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BDC Common Stocks Market Recap: Week Ending March 15, 2024

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Week 11

Mixed Messaging

The BDC sector – going by the price of BDCZ, the exchange traded note which owns most of the public stocks – was flat on the week.

BDCZ began and ended at a price of $18.99.

However, that round trip does not really tell the story.

Monday through Wednesday, BDCZ was climbing in price, reaching $19.22 at its peak – up 1.1%.

Furthermore, 4 BDCs reached new 52-week high prices.

Perhaps tellingly all the record breakers were BDCs serving the upper middle market and with large trading volumes.

Just the sort of BDC you might expect institutional investors to gravitate towards…

The major indices, too, were headed northwards for the first 3 days of the week.

Just Like That

Then, on Thursday, the producer price index was published showing a 0.6% increase in wholesale inflation.

That was twice as much as the economic consensus and more than Wall Street could bear.

Bond yields rose and stock prices dropped, including BDCZ.

In the small mercies category, BDCZ ended up dropping slightly less than the major indices.

The S&P 500 and Dow were down (0.1%) on the week, and the interest-rate sensitive NASDAQ fell (0.7%).

Head Fake

Where BDCs are concerned, though, the unchanged level of BDCZ over the week is misleading as are those 52-week highs.

Of the 43 BDCs we track (this is the last hurrah for BlackRock Investment or BKCC, which will merge into BlackRock TCPC, or TCPC, on March 18, 2024 according to an official filing) 28 dropped in price and only 15 remained unchanged or were in the black.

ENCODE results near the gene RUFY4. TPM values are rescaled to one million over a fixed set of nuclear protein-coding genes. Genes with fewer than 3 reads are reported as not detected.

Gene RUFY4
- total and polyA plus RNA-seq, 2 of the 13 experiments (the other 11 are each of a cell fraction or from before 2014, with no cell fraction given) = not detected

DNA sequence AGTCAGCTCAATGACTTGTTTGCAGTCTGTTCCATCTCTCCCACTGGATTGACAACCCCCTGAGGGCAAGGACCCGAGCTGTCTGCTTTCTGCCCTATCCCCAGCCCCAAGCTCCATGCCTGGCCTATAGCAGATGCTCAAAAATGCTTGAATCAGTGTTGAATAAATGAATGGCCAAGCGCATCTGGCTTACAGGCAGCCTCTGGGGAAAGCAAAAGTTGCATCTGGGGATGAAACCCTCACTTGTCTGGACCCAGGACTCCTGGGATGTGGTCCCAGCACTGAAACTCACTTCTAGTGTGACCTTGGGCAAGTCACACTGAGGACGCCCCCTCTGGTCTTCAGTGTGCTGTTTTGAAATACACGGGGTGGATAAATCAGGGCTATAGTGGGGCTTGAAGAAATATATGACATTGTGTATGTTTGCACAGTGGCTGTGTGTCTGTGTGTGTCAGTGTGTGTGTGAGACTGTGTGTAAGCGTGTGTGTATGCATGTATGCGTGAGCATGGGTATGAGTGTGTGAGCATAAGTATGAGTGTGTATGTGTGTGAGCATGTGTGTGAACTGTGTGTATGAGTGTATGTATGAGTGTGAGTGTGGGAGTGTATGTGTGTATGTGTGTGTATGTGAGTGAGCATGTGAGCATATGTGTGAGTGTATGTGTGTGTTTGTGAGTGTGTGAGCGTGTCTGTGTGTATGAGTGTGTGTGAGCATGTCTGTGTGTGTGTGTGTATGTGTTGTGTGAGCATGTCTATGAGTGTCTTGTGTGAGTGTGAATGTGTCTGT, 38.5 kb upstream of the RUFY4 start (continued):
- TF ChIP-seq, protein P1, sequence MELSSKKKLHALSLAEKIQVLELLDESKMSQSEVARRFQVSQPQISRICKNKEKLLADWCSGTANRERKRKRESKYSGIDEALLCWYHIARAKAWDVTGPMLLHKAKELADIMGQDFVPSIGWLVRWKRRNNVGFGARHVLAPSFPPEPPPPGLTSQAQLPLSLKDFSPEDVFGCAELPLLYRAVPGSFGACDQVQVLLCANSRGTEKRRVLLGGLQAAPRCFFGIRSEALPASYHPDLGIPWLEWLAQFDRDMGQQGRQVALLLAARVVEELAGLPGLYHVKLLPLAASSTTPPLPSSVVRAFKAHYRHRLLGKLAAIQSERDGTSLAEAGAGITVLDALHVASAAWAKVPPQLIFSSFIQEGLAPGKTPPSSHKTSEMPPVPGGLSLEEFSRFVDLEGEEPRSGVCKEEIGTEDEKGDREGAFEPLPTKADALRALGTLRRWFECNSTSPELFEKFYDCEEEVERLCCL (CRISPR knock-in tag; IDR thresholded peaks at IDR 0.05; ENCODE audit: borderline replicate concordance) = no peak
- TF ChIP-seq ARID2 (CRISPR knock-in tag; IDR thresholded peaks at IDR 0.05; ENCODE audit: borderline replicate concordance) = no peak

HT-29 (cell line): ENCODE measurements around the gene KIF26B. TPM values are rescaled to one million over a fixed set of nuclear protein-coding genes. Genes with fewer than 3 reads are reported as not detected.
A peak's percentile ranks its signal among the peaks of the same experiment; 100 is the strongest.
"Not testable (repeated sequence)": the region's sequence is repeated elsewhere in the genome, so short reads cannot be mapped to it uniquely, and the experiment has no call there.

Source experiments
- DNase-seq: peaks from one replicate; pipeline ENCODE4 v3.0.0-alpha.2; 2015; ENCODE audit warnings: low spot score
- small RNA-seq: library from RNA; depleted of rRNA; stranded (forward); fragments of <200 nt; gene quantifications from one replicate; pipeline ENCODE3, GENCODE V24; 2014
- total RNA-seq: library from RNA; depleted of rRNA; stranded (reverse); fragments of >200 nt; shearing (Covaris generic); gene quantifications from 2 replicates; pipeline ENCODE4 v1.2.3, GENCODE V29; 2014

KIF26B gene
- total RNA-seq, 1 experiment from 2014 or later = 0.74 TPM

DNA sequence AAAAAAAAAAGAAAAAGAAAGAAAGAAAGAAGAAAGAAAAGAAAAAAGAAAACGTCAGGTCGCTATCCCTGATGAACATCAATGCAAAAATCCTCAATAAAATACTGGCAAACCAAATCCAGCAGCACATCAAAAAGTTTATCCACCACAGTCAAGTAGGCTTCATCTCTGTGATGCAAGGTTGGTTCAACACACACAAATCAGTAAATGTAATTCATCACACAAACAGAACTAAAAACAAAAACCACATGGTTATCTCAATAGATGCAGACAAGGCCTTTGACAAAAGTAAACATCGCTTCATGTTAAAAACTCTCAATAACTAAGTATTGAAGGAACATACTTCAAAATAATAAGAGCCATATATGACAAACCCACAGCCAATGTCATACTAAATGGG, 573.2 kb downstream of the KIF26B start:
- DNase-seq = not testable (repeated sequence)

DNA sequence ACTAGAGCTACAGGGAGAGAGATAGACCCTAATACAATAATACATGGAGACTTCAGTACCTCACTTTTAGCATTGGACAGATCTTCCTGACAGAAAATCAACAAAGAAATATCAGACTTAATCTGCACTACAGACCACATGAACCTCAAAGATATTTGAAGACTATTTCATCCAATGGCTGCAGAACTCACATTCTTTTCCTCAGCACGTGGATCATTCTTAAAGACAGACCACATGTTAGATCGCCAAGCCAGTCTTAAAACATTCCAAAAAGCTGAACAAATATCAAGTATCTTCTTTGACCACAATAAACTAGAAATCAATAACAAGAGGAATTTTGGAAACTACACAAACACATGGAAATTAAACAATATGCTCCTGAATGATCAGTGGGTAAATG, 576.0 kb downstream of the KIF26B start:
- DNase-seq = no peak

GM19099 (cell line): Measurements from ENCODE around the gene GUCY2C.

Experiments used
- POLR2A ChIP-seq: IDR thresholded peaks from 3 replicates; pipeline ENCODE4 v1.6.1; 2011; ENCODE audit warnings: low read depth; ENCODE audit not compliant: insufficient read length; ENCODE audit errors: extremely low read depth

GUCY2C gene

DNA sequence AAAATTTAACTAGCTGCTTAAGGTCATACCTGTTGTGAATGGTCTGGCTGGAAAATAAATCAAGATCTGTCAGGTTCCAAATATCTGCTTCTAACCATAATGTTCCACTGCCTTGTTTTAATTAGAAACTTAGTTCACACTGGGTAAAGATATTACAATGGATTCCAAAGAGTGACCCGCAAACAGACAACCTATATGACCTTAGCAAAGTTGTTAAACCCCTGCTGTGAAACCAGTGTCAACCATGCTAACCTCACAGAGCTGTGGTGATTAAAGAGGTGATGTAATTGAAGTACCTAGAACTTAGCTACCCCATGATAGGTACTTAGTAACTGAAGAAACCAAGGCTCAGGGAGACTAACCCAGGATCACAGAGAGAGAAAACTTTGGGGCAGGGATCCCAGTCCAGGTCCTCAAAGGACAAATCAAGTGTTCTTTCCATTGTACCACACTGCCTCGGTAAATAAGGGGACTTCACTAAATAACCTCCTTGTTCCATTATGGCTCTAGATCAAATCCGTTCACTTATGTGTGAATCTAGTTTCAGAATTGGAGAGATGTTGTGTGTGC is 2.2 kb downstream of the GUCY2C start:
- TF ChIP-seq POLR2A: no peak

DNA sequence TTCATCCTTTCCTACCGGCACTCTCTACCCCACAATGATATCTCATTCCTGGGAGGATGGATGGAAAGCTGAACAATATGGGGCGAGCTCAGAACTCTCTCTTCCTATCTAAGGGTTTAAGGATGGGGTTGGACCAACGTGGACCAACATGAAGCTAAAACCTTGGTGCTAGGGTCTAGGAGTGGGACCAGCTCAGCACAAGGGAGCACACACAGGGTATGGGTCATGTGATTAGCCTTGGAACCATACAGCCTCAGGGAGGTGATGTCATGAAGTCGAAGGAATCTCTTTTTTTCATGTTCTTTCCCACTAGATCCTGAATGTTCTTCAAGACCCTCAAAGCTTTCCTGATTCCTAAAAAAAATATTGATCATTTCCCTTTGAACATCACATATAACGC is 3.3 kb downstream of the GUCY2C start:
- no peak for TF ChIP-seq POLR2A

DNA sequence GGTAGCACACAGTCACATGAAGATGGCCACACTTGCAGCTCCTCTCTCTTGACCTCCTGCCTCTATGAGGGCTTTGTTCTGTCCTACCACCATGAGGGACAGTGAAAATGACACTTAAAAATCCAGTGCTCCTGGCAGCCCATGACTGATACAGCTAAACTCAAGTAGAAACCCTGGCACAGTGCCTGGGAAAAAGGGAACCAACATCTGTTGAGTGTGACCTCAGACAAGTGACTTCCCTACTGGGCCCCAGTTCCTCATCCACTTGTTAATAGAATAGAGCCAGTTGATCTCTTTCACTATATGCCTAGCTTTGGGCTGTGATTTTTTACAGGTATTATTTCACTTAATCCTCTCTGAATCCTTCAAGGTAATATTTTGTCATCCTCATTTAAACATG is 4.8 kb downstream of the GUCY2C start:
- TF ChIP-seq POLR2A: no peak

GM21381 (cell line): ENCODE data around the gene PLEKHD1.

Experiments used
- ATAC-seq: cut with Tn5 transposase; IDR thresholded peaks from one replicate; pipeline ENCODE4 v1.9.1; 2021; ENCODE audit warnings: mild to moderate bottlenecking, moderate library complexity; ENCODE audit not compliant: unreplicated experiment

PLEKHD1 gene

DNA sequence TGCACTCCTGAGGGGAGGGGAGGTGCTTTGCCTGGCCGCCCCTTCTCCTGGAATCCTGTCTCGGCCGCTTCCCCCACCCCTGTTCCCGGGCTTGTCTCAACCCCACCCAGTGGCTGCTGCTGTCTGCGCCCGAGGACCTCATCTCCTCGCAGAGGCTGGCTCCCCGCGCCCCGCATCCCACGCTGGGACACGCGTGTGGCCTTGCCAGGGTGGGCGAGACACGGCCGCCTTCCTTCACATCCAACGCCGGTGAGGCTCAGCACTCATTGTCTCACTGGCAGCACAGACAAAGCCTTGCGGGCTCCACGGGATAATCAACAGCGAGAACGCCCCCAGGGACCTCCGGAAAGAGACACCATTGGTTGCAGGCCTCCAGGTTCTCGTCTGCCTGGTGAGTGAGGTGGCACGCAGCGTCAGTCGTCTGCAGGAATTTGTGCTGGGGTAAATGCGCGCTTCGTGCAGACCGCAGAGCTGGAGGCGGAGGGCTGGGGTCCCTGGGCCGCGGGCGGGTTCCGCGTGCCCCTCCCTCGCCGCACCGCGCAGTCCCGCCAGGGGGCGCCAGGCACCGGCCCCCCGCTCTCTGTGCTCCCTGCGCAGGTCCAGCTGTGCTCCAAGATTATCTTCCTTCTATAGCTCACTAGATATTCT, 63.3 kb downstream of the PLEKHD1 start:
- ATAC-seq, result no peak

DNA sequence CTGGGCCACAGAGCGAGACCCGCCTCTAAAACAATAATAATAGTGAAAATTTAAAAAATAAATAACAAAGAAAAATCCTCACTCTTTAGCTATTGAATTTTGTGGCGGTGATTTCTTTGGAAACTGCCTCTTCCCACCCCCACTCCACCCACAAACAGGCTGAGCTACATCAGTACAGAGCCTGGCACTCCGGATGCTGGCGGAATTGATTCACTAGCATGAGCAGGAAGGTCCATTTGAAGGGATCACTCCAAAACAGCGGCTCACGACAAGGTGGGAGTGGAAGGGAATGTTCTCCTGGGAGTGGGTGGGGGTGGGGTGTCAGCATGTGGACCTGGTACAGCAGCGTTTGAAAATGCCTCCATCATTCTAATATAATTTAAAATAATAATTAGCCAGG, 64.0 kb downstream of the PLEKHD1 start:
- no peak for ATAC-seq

Even more pointedly, 12 BDCs were down (3.0%) or more in price and none increased by a corresponding percentage.

That’s a lot of getting out of Dodge and included all kinds of BDCs, both those reporting their latest results as earnings season came to a close and some which had opened their books some time ago.

Here are the 12 BDCs involved:

Seeking Alpha: BDCs Whose Price Dropped (3%) Or More- Week Ended March 15, 2024

Something Is Happening Here

This had some of the hallmarks of an end-of-season market re-pricing, now that results are all up to date.

As we said last week – and can be seen by a glance at our BDC Summary Results Table for the IVQ 2023 – the number of underperforming BDCs has been surprising.

By our count – and we’re just about done updating the Table – roughly a quarter of the BDC universe disappointed in the most recent quarter.

This is all the more surprising given that underlying interest rates from September through December 2023 were at their highest level in the cycle and a strong economy kept credit conditions pretty tame.

Credit Update

Over in another Investor Tool of ours – the BDC Credit Table – we’ve been keeping track of new companies moving to non-accrual and found very few – 19 so far – in the IVQ 2023. (There are often multiple BDCs involved so the number of new non-performing companies is even lower).

Other metrics are also favorable: 26 BDCs reported increased net book value per share in the IVQ 2023, almost unchanged from the quarter before, and the sector as a whole saw this metric sink only (0.4%).


Investors – going by this week’s behavior at least – were not satisfied.